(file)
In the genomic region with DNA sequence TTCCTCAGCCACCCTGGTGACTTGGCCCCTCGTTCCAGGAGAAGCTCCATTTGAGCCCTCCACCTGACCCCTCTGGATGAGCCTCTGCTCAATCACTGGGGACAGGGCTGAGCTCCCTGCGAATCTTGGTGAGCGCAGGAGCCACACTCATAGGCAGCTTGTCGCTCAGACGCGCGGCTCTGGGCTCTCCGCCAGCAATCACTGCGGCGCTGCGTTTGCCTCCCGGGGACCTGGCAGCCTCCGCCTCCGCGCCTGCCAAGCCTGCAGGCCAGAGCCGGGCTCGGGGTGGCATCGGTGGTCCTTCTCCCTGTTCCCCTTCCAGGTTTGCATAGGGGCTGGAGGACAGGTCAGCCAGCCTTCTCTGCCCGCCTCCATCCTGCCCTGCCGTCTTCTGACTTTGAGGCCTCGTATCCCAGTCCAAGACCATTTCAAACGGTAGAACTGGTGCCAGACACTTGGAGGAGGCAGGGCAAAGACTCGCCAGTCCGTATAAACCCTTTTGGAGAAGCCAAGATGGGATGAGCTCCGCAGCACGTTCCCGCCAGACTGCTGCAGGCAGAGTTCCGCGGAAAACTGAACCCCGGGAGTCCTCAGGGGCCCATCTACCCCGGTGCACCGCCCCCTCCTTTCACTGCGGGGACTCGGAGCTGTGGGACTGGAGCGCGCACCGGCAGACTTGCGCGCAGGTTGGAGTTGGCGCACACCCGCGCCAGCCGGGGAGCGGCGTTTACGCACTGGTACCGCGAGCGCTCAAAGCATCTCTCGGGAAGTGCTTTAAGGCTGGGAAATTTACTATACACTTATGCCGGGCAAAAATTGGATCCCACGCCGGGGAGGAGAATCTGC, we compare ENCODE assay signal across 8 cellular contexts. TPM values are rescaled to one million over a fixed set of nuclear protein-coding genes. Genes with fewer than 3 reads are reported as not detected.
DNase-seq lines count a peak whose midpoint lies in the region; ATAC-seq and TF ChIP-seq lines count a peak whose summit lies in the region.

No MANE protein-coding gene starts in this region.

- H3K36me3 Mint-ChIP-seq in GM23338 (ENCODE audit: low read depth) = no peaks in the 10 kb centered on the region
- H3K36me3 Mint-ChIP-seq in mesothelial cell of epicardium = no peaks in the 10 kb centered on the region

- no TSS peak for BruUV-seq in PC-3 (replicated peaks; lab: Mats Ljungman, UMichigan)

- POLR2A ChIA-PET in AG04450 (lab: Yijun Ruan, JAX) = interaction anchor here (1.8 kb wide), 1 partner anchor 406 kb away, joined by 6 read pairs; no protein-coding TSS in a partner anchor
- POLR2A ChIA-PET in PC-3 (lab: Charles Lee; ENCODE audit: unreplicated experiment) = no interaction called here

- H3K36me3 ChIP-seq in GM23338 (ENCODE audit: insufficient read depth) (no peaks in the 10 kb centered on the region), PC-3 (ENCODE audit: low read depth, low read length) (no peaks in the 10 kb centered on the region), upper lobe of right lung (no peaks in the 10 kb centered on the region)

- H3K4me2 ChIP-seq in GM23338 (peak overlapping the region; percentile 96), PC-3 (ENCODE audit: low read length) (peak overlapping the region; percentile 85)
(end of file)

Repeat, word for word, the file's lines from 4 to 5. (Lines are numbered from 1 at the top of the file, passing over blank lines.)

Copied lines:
- H3K36me3 Mint-ChIP-seq in GM23338 (ENCODE audit: low read depth) = no peaks in the 10 kb centered on the region
- H3K36me3 Mint-ChIP-seq in mesothelial cell of epicardium = no peaks in the 10 kb centered on the region